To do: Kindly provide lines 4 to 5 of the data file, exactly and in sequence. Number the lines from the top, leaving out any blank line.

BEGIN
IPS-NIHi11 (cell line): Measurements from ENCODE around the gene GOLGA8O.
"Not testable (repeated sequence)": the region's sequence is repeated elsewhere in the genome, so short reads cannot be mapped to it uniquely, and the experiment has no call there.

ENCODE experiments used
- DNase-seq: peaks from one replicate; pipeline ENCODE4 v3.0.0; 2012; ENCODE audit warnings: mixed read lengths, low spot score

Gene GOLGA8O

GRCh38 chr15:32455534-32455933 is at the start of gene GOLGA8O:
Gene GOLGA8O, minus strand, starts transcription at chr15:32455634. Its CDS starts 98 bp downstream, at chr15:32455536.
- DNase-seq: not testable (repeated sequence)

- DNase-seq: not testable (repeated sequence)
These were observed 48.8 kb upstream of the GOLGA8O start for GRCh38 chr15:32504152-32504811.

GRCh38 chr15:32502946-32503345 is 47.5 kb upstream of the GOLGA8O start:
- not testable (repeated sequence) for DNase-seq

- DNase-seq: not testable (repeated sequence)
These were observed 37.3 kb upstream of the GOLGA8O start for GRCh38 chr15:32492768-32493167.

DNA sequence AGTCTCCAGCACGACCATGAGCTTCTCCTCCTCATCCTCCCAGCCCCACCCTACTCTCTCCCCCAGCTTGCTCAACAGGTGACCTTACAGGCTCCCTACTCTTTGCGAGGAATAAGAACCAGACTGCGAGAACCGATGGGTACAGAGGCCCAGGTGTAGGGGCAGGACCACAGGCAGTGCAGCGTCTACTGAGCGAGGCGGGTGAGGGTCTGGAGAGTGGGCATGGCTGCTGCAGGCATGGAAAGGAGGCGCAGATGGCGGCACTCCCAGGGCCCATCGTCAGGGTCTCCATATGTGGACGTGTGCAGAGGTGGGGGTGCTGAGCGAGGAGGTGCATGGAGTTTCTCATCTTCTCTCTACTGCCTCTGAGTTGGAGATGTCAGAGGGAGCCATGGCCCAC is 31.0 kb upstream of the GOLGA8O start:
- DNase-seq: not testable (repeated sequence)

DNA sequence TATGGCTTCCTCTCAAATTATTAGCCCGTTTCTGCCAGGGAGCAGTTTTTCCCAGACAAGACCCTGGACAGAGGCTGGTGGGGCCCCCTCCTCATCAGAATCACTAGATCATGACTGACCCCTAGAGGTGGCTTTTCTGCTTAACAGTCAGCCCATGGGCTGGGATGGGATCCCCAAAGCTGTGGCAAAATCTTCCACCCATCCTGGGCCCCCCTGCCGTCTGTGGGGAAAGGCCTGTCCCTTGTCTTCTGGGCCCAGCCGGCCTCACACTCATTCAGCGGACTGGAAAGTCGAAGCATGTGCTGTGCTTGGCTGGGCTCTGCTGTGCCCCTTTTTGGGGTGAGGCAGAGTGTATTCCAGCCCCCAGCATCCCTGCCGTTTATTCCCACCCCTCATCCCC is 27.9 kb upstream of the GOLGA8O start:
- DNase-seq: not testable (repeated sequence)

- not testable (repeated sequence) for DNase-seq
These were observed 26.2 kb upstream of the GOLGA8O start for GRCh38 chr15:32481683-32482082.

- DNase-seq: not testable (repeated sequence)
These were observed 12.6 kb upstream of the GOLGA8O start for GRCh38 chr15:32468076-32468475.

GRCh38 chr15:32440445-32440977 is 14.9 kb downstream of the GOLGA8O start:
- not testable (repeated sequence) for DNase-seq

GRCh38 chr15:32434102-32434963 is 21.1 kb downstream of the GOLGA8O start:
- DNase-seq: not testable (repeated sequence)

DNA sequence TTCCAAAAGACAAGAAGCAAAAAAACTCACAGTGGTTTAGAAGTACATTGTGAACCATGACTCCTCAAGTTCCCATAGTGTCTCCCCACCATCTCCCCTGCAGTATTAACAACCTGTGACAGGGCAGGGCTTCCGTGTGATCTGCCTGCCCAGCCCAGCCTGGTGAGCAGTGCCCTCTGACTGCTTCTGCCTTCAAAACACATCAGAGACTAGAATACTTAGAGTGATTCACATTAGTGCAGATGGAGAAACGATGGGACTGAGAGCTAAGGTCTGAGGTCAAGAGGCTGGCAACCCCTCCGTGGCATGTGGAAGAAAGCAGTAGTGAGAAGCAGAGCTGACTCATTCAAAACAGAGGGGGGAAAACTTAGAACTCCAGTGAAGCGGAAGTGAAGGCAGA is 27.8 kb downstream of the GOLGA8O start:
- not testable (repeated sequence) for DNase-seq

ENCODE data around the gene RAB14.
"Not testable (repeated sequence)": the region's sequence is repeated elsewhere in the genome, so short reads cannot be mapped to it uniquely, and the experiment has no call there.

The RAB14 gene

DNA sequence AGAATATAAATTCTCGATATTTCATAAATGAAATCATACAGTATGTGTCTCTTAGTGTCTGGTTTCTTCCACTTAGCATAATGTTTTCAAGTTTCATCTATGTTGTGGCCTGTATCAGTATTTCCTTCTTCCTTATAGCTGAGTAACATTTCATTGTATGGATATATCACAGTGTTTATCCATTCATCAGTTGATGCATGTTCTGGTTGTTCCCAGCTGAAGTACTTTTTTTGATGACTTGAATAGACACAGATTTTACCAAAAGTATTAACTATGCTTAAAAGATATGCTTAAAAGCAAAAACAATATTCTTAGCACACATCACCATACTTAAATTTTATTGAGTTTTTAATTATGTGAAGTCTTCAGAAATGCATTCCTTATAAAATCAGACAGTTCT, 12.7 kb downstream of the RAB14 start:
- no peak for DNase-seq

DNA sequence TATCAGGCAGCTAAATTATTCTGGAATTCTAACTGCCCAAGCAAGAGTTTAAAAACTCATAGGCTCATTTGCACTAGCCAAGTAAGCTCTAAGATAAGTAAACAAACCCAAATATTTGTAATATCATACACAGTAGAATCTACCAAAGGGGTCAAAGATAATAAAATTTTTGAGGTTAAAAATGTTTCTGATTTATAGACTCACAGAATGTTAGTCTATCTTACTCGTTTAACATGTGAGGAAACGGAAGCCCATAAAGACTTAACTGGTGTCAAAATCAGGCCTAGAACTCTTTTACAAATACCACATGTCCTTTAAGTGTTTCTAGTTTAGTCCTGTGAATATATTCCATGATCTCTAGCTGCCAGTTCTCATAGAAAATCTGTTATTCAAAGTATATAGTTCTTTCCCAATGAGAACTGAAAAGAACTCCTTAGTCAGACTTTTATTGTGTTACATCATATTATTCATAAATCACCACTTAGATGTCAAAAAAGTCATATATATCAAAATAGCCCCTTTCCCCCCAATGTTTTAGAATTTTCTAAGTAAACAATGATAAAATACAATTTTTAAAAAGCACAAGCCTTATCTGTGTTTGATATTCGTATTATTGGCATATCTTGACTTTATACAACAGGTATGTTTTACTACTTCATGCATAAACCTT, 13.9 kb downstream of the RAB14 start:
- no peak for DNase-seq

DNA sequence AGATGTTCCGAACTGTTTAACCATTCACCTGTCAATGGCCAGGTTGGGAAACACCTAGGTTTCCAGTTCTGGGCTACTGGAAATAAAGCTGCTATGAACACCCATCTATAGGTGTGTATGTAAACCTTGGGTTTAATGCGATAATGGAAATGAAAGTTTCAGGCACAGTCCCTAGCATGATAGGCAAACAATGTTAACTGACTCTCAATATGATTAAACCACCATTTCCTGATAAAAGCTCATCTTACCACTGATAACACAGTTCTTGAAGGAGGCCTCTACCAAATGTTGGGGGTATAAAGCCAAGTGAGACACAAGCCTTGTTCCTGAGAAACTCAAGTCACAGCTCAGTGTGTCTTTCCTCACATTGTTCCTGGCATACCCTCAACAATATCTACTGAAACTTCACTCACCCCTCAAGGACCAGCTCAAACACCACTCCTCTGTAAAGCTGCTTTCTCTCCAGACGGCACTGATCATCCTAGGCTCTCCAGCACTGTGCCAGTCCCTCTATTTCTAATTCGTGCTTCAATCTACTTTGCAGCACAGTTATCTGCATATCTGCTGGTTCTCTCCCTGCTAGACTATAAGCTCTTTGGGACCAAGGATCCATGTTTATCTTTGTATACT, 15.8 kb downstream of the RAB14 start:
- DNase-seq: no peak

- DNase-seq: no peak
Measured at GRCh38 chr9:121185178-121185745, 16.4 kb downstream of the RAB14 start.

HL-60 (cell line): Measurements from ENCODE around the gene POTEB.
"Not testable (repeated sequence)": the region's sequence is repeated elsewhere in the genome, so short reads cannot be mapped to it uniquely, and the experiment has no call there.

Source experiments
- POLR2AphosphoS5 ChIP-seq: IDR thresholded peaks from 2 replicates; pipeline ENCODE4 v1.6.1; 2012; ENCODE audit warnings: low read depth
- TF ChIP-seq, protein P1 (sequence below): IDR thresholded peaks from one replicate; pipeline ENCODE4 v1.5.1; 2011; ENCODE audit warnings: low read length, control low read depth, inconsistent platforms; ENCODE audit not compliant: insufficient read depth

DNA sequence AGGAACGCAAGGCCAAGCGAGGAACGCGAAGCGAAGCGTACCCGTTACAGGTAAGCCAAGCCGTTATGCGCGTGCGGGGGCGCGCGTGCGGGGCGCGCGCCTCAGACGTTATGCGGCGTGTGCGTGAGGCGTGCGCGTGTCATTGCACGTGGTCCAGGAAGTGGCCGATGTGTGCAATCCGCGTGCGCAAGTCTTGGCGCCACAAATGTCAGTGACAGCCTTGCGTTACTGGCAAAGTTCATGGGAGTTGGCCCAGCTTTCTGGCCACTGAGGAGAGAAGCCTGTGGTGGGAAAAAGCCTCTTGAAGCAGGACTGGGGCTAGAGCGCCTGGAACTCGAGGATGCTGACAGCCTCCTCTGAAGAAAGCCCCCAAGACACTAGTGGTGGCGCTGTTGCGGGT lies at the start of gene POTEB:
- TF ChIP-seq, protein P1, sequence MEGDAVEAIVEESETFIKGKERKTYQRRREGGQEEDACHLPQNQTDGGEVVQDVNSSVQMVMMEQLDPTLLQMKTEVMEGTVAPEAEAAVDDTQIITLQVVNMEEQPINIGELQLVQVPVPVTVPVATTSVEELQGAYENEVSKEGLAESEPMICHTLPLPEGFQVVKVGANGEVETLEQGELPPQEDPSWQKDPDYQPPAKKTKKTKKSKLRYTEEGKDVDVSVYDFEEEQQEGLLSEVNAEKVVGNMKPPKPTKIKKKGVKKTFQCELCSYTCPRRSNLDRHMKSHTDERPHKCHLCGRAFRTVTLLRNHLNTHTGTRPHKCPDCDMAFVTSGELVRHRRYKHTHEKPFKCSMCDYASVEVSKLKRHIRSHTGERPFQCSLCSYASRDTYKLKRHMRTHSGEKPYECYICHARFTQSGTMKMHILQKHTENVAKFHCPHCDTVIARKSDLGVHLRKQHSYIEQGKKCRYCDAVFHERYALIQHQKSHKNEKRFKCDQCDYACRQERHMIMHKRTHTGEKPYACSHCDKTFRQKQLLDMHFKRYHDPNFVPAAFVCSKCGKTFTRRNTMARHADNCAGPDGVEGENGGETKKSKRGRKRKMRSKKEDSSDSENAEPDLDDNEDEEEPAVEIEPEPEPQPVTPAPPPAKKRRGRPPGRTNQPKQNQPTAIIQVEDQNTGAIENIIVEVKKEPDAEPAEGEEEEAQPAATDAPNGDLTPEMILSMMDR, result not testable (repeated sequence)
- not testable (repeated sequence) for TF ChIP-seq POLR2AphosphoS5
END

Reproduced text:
- DNase-seq: peaks from one replicate; pipeline ENCODE4 v3.0.0; 2012; ENCODE audit warnings: mixed read lengths, low spot score

Gene GOLGA8O